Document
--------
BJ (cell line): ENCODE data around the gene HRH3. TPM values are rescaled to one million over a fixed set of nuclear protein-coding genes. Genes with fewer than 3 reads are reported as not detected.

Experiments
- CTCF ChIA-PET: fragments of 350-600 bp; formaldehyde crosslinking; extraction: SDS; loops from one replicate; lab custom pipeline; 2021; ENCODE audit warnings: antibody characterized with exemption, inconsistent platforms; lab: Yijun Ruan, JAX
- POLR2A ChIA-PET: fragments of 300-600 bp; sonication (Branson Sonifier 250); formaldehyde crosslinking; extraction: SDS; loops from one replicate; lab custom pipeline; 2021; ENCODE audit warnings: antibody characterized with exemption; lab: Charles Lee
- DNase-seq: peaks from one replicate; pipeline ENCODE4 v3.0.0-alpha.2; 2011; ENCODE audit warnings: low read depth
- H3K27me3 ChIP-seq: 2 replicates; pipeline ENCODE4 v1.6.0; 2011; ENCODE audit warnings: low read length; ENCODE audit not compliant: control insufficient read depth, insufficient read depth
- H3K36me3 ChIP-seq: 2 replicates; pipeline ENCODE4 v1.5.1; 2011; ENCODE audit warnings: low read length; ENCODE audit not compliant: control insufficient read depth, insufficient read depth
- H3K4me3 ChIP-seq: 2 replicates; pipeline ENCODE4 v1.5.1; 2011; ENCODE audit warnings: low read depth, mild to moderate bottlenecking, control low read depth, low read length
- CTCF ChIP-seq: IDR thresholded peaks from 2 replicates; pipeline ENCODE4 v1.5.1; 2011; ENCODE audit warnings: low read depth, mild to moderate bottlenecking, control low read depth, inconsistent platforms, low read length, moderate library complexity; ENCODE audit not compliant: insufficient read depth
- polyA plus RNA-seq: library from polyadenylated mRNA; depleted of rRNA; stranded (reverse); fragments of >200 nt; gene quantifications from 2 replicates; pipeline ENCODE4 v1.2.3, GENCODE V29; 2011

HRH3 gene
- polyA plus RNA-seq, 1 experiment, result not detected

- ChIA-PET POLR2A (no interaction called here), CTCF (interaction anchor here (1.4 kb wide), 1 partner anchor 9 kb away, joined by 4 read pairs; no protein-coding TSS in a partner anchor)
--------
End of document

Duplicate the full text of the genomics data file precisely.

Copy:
BJ (cell line): ENCODE data around the gene HRH3. TPM values are rescaled to one million over a fixed set of nuclear protein-coding genes. Genes with fewer than 3 reads are reported as not detected.

Experiments
- CTCF ChIA-PET: fragments of 350-600 bp; formaldehyde crosslinking; extraction: SDS; loops from one replicate; lab custom pipeline; 2021; ENCODE audit warnings: antibody characterized with exemption, inconsistent platforms; lab: Yijun Ruan, JAX
- POLR2A ChIA-PET: fragments of 300-600 bp; sonication (Branson Sonifier 250); formaldehyde crosslinking; extraction: SDS; loops from one replicate; lab custom pipeline; 2021; ENCODE audit warnings: antibody characterized with exemption; lab: Charles Lee
- DNase-seq: peaks from one replicate; pipeline ENCODE4 v3.0.0-alpha.2; 2011; ENCODE audit warnings: low read depth
- H3K27me3 ChIP-seq: 2 replicates; pipeline ENCODE4 v1.6.0; 2011; ENCODE audit warnings: low read length; ENCODE audit not compliant: control insufficient read depth, insufficient read depth
- H3K36me3 ChIP-seq: 2 replicates; pipeline ENCODE4 v1.5.1; 2011; ENCODE audit warnings: low read length; ENCODE audit not compliant: control insufficient read depth, insufficient read depth
- H3K4me3 ChIP-seq: 2 replicates; pipeline ENCODE4 v1.5.1; 2011; ENCODE audit warnings: low read depth, mild to moderate bottlenecking, control low read depth, low read length
- CTCF ChIP-seq: IDR thresholded peaks from 2 replicates; pipeline ENCODE4 v1.5.1; 2011; ENCODE audit warnings: low read depth, mild to moderate bottlenecking, control low read depth, inconsistent platforms, low read length, moderate library complexity; ENCODE audit not compliant: insufficient read depth
- polyA plus RNA-seq: library from polyadenylated mRNA; depleted of rRNA; stranded (reverse); fragments of >200 nt; gene quantifications from 2 replicates; pipeline ENCODE4 v1.2.3, GENCODE V29; 2011

HRH3 gene
- polyA plus RNA-seq, 1 experiment, result not detected

- ChIA-PET POLR2A (no interaction called here), CTCF (interaction anchor here (1.4 kb wide), 1 partner anchor 9 kb away, joined by 4 read pairs; no protein-coding TSS in a partner anchor)